[Dshield] Flavors of Linux

Eric Peters epeters at pcthome.com
Tue Oct 5 16:03:57 GMT 2004

Let me start off by saying I have to agree with Stephane 100%.

It is very easy to turn the administrator account's permissions under 
"windows" into an account with guest permissions, thus  enabling  NTFS 
permissions useless. Unlike *nix it takes a bit to enable the root 
account useless especial a hardened installation, I gave away free shell 
accounts to anybody (Long Ago and Not any longer) with a hardened 
installation of Slack. I had people 24x7 try to crack the box and 128 
days uptime later no one was able to crack it. Try doing that on a 
Microsoft OS ;) give complete strangers terminal services to that box 
and see how long it would last.

 An OS with applications such as Browser, File Manager, E-mail (IE, 
Explorer, Outlook Express to name a few) so tied into the kernel or the 
core of OS makes completely securing that box impossible in a multi user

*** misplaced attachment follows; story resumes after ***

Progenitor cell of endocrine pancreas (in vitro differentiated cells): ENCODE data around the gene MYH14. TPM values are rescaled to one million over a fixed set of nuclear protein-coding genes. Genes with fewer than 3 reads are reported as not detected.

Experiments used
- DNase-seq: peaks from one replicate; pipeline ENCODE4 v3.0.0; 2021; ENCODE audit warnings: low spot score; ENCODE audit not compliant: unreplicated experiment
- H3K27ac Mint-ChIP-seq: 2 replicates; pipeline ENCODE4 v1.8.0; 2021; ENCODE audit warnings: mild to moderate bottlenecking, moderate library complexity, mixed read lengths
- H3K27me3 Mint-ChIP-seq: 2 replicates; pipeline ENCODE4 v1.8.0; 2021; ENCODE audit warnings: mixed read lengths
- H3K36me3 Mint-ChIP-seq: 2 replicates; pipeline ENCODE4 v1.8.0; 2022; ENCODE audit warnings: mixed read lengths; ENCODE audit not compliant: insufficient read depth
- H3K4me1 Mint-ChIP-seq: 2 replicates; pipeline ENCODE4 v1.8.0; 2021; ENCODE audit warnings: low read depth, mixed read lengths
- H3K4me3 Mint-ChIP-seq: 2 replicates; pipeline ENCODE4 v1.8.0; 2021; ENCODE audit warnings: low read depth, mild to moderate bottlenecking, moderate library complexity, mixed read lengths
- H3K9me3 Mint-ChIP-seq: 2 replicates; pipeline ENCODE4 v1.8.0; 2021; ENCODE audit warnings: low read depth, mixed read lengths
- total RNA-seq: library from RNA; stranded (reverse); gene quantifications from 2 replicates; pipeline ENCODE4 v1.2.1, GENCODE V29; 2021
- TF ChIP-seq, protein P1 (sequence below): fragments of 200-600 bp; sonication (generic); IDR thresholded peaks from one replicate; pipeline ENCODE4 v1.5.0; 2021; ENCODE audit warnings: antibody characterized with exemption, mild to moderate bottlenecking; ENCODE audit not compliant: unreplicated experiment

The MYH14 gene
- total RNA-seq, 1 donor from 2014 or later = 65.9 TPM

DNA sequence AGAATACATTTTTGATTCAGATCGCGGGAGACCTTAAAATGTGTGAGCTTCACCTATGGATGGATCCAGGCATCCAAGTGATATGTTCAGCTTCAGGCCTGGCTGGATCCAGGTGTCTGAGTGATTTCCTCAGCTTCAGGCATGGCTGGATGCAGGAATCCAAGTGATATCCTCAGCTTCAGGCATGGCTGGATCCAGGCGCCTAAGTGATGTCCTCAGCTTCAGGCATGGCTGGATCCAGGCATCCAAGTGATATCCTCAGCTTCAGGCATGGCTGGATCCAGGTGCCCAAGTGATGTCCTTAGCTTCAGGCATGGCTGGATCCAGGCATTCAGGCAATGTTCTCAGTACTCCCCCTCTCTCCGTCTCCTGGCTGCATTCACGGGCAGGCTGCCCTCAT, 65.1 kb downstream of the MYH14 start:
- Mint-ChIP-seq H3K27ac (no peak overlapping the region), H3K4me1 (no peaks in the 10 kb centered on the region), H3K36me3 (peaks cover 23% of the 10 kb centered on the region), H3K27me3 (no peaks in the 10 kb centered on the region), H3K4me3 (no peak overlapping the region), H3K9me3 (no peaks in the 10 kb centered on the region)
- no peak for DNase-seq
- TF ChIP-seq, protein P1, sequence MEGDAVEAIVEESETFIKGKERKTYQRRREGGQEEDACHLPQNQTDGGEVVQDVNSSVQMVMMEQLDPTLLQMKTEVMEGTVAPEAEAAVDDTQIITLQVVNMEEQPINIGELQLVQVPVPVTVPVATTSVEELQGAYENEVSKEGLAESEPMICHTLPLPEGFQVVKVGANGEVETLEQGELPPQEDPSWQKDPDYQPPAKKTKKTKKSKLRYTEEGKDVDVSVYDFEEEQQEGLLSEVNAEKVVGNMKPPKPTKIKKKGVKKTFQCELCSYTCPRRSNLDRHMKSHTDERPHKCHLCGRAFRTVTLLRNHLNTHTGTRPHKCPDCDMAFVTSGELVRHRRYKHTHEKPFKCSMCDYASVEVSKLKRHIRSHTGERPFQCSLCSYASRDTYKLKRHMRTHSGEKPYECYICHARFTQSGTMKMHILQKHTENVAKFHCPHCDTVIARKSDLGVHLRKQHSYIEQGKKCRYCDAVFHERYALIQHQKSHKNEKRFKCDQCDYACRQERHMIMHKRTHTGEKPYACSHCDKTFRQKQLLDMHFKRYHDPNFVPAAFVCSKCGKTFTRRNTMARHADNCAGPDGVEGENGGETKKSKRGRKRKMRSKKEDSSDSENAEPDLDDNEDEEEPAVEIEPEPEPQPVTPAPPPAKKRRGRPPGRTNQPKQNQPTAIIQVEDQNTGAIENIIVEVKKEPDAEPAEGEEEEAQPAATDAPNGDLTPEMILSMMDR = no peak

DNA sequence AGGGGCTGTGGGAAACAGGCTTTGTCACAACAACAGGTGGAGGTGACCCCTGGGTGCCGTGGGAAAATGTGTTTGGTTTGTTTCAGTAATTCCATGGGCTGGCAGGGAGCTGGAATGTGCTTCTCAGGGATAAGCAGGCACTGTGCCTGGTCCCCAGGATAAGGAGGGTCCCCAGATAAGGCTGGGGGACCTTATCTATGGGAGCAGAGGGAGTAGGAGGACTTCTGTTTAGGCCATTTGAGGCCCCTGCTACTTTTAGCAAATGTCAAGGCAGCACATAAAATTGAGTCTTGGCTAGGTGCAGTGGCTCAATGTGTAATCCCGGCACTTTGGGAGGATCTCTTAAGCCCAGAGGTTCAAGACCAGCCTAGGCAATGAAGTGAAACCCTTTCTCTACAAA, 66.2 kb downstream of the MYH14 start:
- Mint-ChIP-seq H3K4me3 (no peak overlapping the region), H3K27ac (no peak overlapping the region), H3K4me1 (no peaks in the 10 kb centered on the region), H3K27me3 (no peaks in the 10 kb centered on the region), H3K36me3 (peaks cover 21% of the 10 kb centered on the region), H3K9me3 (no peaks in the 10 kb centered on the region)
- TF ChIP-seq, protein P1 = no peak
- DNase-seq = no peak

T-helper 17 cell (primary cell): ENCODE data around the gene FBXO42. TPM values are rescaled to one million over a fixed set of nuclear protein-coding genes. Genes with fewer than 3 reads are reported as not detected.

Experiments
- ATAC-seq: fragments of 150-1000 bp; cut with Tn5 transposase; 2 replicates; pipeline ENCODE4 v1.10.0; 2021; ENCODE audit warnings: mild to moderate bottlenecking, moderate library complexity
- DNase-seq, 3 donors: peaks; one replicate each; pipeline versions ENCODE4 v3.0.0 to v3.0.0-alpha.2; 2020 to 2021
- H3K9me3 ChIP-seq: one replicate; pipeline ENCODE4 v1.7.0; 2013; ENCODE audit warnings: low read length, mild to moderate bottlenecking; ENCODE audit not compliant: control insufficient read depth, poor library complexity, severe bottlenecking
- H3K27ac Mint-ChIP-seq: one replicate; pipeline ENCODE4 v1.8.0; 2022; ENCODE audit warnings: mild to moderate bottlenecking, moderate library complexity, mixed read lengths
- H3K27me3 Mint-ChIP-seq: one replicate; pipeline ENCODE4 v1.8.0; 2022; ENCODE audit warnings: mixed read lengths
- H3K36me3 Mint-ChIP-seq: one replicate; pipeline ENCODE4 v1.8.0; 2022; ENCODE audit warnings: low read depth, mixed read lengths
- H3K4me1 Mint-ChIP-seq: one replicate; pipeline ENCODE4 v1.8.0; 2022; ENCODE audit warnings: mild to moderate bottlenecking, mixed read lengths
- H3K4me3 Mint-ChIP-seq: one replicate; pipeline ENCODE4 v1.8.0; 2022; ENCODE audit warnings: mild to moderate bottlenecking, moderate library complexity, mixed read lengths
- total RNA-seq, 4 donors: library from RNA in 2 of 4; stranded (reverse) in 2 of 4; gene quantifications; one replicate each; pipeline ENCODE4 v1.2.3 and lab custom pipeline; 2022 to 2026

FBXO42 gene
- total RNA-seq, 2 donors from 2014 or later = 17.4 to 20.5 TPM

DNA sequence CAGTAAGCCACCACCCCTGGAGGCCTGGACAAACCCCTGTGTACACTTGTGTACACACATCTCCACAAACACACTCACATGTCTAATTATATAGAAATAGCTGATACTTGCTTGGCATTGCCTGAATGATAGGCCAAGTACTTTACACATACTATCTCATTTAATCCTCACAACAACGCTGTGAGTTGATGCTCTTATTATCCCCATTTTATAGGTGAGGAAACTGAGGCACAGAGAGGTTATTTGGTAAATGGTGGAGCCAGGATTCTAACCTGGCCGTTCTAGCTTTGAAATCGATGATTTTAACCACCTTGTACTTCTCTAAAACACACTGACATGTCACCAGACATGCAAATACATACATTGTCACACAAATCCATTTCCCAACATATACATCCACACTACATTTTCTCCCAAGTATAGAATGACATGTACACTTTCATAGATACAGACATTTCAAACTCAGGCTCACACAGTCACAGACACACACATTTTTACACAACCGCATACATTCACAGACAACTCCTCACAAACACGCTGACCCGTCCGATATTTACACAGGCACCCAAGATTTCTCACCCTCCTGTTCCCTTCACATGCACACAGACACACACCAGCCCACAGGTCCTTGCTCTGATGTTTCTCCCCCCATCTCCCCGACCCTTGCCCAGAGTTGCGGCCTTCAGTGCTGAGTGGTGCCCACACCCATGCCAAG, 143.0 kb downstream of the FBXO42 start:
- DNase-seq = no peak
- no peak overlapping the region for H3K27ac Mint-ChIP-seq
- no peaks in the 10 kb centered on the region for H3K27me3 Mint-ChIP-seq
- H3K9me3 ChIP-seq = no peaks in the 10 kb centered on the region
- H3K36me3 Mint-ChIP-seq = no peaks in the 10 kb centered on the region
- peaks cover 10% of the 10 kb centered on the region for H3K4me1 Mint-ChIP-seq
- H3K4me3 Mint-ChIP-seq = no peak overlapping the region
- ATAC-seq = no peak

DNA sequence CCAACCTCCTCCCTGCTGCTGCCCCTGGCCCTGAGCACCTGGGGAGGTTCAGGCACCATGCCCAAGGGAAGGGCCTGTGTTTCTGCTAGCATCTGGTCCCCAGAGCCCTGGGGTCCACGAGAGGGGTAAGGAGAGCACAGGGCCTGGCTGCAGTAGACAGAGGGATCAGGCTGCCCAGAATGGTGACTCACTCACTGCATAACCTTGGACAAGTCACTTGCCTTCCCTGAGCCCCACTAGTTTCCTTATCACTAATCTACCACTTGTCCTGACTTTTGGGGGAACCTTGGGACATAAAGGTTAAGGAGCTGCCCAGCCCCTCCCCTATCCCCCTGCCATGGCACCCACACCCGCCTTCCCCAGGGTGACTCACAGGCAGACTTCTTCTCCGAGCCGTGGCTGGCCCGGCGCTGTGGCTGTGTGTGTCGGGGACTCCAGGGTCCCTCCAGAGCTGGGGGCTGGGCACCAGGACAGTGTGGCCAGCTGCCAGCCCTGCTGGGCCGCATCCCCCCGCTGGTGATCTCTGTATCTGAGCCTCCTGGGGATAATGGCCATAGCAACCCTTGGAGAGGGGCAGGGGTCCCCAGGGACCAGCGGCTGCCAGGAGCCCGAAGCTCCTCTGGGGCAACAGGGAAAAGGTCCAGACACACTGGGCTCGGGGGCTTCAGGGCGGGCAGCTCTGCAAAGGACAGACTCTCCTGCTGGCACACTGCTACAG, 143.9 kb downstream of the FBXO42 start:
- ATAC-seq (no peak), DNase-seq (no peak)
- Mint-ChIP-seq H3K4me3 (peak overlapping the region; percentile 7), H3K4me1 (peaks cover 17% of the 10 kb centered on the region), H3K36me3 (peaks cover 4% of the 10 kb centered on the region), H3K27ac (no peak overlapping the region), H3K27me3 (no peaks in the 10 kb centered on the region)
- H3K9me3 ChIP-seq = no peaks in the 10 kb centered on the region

environment, again rendering permissions of a file system useless. 
Remember *nix was made with the exact purpose for groups of people to 
work on the same server with security in mind, windows was not! 
Microsoft is trying to do this now, and I can't see MS releasing a 
somewhat secure OS, unless they start from scratch and rewrite the 
entire OS from the ground up keeping a multi user secure environment in 
mind and keeping applications out of the core of the OS.

Just my 2 cents



stephane nasdrovisky wrote:

> John B. Holmblad wrote:
>> I think it is fair to say that  NTFS filre permissions are more fine 
>> grained than those of Unix, but, unfortunately, their resulting 
>> complexity makes them more of a challenge to manage properly.
> What about file acl in the unix world ? File permissions are not 
> limited to the 3 rwx and setuid/setgid/don't remember the others 
> permissions anymore. i.e.: http://www.computerhope.com/unix/usetfacl.htm
> The major difference between windows and unix, in my opinion, is that 
> there are no super user under windows: everything is permission based, 
> if you want a root-like account, you have to include it in admin 
> groups or give it allow everything permissions.
> The latest permissions related paradigm in the unix world is 'role 
> based access control': http://csrc.nist.gov/rbac/
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